My Canada includes rights of Indigenous Peoples.
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Monday, October 18, 2010

Canada's duty to consult Indigenous Nations ... cont'd ...

Peace News

Dr. Jim Harding - October 11, 2010 - Southern Saskatchewan individuals and groups involved in the Coalition for a Clean Green Saskatchewan met at Fort Qu'Appelle Oct. 8-10th to discuss what to do about Saskatchewan being targeted as a nuclear waste dump. People came from Moose Jaw, Regina, Cupar, Indian Head, Archerwill and Fort Qu'Appelle, from Coalition member groups like Kairos, Council of Canadians, Greens and Clean Green Regina. They agreed with the following points which will be taken to other Coalition members:

1. The Duty To Consult Can't Involve Economic Bribery.
The industry-based Nuclear Waste Management Organization (NWMO) has confirmed that two of the four Canadian communities that it is talking to about becoming a nuclear dump are in northern Saskatchewan:  at Pinehouse and English River. The other two are in northwestern Ontario, much closer to the nuclear power plants along the Great lakes that produce almost all of the nuclear waste in Canada.

Speaking for the English River band, Councillor Bernie Eaglechild said that “nothing has been decided and talks are still at an early stage”, emphasizing that “the band can still back out at any time.” Pinehouse mayor, Mike Natomagan, who also heads the Kineepik Métis Local, had a similar message; that this “learn more opportunity does not commit the village or Métis local to any further steps.” This doesn’t mean “Pinehouse has said ‘yes’ to the project”.
But can negotiating with the NWMO lead to informed consent.  Under both international law and Canada’s Charter of Rights the “Duty to Consult” means there must be “free, prior and informed consent.” The United Nations Declaration on the Rights of Indigenous Peoples makes it clear that this can’t involve monetary inducements such as the NWMO is using. Informed consent requires sufficient time to consider all relevant information, from all sides of the controversy, and not being bribed under the threat of losing benefits to another community.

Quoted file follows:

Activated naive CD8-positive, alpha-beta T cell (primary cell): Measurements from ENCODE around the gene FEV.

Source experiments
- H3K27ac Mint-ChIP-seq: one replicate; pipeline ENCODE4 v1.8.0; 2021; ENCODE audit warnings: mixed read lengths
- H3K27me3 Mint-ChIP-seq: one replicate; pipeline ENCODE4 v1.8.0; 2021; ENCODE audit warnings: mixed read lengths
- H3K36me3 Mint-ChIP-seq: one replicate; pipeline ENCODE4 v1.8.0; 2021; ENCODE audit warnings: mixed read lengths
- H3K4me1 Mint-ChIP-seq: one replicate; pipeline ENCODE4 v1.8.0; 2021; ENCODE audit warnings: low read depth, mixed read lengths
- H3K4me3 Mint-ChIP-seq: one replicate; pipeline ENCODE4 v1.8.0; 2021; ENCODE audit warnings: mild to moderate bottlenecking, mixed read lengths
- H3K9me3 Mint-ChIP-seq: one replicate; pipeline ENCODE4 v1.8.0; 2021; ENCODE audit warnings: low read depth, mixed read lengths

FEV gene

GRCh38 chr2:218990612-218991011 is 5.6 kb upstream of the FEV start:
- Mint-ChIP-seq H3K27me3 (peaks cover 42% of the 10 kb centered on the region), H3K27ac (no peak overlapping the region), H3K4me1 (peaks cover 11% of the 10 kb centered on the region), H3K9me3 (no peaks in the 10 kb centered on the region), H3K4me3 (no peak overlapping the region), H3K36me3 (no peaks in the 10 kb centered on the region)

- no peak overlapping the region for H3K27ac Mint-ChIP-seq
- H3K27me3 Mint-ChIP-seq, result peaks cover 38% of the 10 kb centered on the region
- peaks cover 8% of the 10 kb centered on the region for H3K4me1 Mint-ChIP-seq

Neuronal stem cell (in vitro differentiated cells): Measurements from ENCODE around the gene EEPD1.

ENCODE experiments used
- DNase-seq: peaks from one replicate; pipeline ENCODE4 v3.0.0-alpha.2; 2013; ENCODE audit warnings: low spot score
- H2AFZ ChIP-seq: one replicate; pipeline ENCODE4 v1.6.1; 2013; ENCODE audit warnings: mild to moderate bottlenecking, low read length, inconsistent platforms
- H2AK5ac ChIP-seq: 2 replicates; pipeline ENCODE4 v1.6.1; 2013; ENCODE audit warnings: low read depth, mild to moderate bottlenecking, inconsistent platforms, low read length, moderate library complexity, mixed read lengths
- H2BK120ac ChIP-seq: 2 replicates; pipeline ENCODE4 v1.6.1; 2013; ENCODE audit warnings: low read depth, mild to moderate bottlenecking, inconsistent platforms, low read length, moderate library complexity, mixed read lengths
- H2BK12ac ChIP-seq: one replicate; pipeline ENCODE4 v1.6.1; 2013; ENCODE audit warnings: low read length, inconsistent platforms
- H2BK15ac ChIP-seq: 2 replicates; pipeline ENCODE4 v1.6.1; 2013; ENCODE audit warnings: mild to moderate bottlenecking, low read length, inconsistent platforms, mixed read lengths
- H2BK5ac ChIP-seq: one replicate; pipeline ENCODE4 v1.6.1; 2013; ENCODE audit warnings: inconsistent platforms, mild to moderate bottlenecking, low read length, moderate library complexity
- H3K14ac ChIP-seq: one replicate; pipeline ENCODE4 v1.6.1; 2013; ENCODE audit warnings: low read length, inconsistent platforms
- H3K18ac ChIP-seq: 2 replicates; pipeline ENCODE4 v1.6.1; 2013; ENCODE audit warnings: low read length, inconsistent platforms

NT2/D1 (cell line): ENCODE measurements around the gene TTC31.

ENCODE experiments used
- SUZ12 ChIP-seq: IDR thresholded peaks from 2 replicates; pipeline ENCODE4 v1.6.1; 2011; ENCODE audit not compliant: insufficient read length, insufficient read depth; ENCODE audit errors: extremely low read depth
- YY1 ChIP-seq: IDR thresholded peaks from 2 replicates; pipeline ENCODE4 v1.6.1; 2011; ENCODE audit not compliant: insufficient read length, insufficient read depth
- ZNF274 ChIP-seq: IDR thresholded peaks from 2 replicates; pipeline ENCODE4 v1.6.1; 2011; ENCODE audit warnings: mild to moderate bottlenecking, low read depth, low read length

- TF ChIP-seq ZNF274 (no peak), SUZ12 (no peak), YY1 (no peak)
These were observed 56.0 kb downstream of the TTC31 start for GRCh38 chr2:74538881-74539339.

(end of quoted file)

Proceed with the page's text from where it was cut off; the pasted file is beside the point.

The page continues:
And we know that northern communities are being bribed to take nuclear wastes. In November 2009 the NWMO met privately with all the Environmental Quality Committees (EQC) across the north. In its 2009 Report the government-run North Saskatchewan Environmental Quality Committee (NSEQC) said that the NWMO made “communities aware of the opportunities to host a nuclear waste management storage site.” It continued, “There will be incredible economic benefits to such a community, but suitable geology and accessibility are also factors.” Such bribery is outrageous and must be stopped.

The neo-colonial situation surrounding the uranium industry in the north will not and cannot encourage informed consent. Since 1991 Cameco has supported importing Ontario’s nuclear waste, including from its co-owned Bruce Power nuclear complex. It sees this as a lucrative business venture. It is now concentrating toxic, radioactive uranium tailings at its huge Key Lake mine site, and having Pinehouse, south of Key Lake, as a nuclear waste dump would fit in with a nuclear industry waste corridor in north central Saskatchewan.  Prince Albert and La Ronge would become the gateway to nuclear wastes, not a gateway to northern fishing, hunting and eco-tourism.

2. Saskatchewan Is Not Morally Obliged To Take Nuclear Wastes
A few people argue that we are morally obliged to take back nuclear wastes from nuclear plants that use uranium from Saskatchewan. This is absurd and would lead us to become an international nuclear dump for the U.S., France, Japan and many other countries that buy uranium from here. Also, Ontario should be responsible for its own nuclear wastes and should have had a nuclear waste plan before it built all its nuclear power plants. Furthermore, after the UDP consultations, the Saskatchewan government decided not to support Bruce Power’s proposal to build nuclear plants along the North Saskatchewan River. One of the main reasons Saskatchewan people opposed nuclear power was because they did not want to create nuclear wastes.